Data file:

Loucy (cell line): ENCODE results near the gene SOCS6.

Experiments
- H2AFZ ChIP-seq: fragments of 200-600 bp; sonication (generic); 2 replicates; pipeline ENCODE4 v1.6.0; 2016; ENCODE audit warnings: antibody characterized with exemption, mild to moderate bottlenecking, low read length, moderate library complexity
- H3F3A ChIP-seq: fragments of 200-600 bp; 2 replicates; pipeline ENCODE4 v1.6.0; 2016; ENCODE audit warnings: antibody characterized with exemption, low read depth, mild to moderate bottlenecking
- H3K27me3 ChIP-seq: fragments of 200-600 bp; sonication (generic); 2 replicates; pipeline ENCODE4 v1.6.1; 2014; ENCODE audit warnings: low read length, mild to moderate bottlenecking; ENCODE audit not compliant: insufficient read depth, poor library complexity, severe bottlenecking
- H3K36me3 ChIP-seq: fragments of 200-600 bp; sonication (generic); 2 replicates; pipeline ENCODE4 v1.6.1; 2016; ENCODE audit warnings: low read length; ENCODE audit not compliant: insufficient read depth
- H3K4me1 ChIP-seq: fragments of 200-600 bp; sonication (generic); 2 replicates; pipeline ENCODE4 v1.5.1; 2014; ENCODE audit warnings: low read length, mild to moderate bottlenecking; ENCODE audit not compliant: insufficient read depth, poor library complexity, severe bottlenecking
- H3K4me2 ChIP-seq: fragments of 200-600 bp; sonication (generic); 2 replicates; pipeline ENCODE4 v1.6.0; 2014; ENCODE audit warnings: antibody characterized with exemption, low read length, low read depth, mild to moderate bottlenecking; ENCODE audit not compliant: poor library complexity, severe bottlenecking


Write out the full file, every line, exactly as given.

Loucy (cell line): ENCODE results near the gene SOCS6.

Experiments
- H2AFZ ChIP-seq: fragments of 200-600 bp; sonication (generic); 2 replicates; pipeline ENCODE4 v1.6.0; 2016; ENCODE audit warnings: antibody characterized with exemption, mild to moderate bottlenecking, low read length, moderate library complexity
- H3F3A ChIP-seq: fragments of 200-600 bp; 2 replicates; pipeline ENCODE4 v1.6.0; 2016; ENCODE audit warnings: antibody characterized with exemption, low read depth, mild to moderate bottlenecking
- H3K27me3 ChIP-seq: fragments of 200-600 bp; sonication (generic); 2 replicates; pipeline ENCODE4 v1.6.1; 2014; ENCODE audit warnings: low read length, mild to moderate bottlenecking; ENCODE audit not compliant: insufficient read depth, poor library complexity, severe bottlenecking
- H3K36me3 ChIP-seq: fragments of 200-600 bp; sonication (generic); 2 replicates; pipeline ENCODE4 v1.6.1; 2016; ENCODE audit warnings: low read length; ENCODE audit not compliant: insufficient read depth
- H3K4me1 ChIP-seq: fragments of 200-600 bp; sonication (generic); 2 replicates; pipeline ENCODE4 v1.5.1; 2014; ENCODE audit warnings: low read length, mild to moderate bottlenecking; ENCODE audit not compliant: insufficient read depth, poor library complexity, severe bottlenecking
- H3K4me2 ChIP-seq: fragments of 200-600 bp; sonication (generic); 2 replicates; pipeline ENCODE4 v1.6.0; 2014; ENCODE audit warnings: antibody characterized with exemption, low read length, low read depth, mild to moderate bottlenecking; ENCODE audit not compliant: poor library complexity, severe bottlenecking